- An experimental agave farm in Australia could seed a new biofuel industry.
- Agave is native to the Americas and is the source crop for tequila.
- The agave bioethanol could be used to help fill crisis demand for hand sanitizer.
Scientists in Australia think hardy agave plants could be the next big biofuel source. In addition, the bioethanol produced from the plants could help fill unprecedented global demand for hand sanitizer.
Different nations have different regulations for what we group together as the generic term “hand sanitizers.” Indeed, at first, public health advocates had to make it clear that only alcohol-based hand sanitizer could kill COVID-19 (coronavirus) because some products you can buy in stores aren’t alcohol-based. In the U.S., ethanol hasn’t really been permitted as an ingredient in hand sanitizers for reasons relating to purity and the toxicity of these products if they’re ingested.
But that's changing, at least temporarily. The U.S. Food and Drug Administration (FDA) has decided to allow ethanol plants to apply for a case-by-case exemption that allows them to manufacture hand sanitizer. And in Australia, where the University of Sydney believes agave could fill an important gap in the renewable biofuel marketplace, “Preparations containing ethyl alcohol (ethanol) or isopropyl alcohol (isopropanol) are suitable for use in most health care settings.”
Agave is a desert plant native to the Americas, widely known as the base ingredient in tequila and the source of a popular white sugar alternative in the form of agave syrup. It’s so closely associated with Mexico that “tequila” is recognized as a geographical protection, like champagne or camembert. Last year, the first spirit made from all Australian-grown agave was released.
It’s in the midst of this very specific Australian agave boom that the University of Sydney researchers have started to grow and study agave plants. “Overall, the results show that agave is promising for biofuel production in the water-energy-food-environment context,” they say in their paper.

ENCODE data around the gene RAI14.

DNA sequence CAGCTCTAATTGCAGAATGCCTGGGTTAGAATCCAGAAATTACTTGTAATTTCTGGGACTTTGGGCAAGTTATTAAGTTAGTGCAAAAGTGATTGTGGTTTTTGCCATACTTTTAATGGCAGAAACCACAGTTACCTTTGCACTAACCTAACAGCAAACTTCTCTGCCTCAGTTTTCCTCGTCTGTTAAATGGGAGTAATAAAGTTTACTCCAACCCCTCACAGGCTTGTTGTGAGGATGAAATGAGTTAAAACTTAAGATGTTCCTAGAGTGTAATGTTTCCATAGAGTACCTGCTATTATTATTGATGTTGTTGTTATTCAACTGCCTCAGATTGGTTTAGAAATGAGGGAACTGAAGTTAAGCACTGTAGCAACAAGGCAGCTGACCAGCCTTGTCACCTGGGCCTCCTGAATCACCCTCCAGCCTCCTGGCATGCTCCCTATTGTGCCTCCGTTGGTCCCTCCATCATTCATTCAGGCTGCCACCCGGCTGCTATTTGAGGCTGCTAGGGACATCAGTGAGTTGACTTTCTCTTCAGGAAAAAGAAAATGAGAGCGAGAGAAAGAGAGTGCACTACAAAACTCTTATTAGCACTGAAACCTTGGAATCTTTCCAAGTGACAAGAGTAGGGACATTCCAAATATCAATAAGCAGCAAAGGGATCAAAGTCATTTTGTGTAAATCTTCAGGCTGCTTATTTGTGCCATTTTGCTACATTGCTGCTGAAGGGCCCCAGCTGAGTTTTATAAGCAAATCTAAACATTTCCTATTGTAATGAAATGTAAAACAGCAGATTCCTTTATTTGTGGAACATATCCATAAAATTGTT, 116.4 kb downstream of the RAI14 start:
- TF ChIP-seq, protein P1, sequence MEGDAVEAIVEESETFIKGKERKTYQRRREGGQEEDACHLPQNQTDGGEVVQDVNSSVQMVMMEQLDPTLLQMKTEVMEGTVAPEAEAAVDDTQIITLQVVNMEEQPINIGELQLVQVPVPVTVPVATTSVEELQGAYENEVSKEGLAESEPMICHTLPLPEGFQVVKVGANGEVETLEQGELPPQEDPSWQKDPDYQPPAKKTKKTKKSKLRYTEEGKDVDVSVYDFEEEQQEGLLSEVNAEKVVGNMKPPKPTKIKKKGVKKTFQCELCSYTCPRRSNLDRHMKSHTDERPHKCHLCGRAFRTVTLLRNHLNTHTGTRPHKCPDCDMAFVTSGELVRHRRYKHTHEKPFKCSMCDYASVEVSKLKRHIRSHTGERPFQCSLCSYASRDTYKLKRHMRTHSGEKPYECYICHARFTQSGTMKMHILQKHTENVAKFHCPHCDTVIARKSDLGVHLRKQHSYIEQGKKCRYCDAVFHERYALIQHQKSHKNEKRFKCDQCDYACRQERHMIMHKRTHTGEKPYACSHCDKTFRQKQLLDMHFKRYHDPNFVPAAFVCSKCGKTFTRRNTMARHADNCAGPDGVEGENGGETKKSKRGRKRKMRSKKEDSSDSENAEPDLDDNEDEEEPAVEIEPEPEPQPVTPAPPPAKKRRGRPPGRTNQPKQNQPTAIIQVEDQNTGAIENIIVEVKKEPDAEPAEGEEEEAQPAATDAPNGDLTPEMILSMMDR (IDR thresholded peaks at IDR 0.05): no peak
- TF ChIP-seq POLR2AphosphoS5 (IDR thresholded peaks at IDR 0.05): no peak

To get to that point, any burgeoning agave energy industry will need a boost from the Australian government, they add. But Australia is a global renewable energy leader, with an existing infrastructure of incentives and support for projects like this one.
There are several reasons agave is such a good biofuel crop choice. Yes, it’s energy-rich on its own, the same way sugarcane and corn are rich in energy potential. But agave is a desert plant, plain and simple.
“Although its Land Use impact, measured by land occupied per unit ethanol output, is 98 [percent] higher than corn and 2 [percent] higher than sugarcane, agave can be grown on arid land that is not suitable for food crops,” the researchers say.
It’s not just a matter of using the driest land, either. The plants are comparable or better across a variety of criteria. The researchers write:
“Our study shows that ethanol yields from agave are comparable to Brazilian sugarcane and higher than US corn ethanol. [A]gave outperforms current first generation biofuel crops in Freshwater Eutrophication (96% lower than corn and 88% lower than sugarcane), Marine Ecotoxicity (59% lower than corn and 53% lower than sugarcane) and Water Consumption (46% lower than corn and 69% lower than sugarcane).”
Could the future lie in the bottom of a bottle of tequila—or, more accurately, Australian spirits? Agave could get its just deserts.
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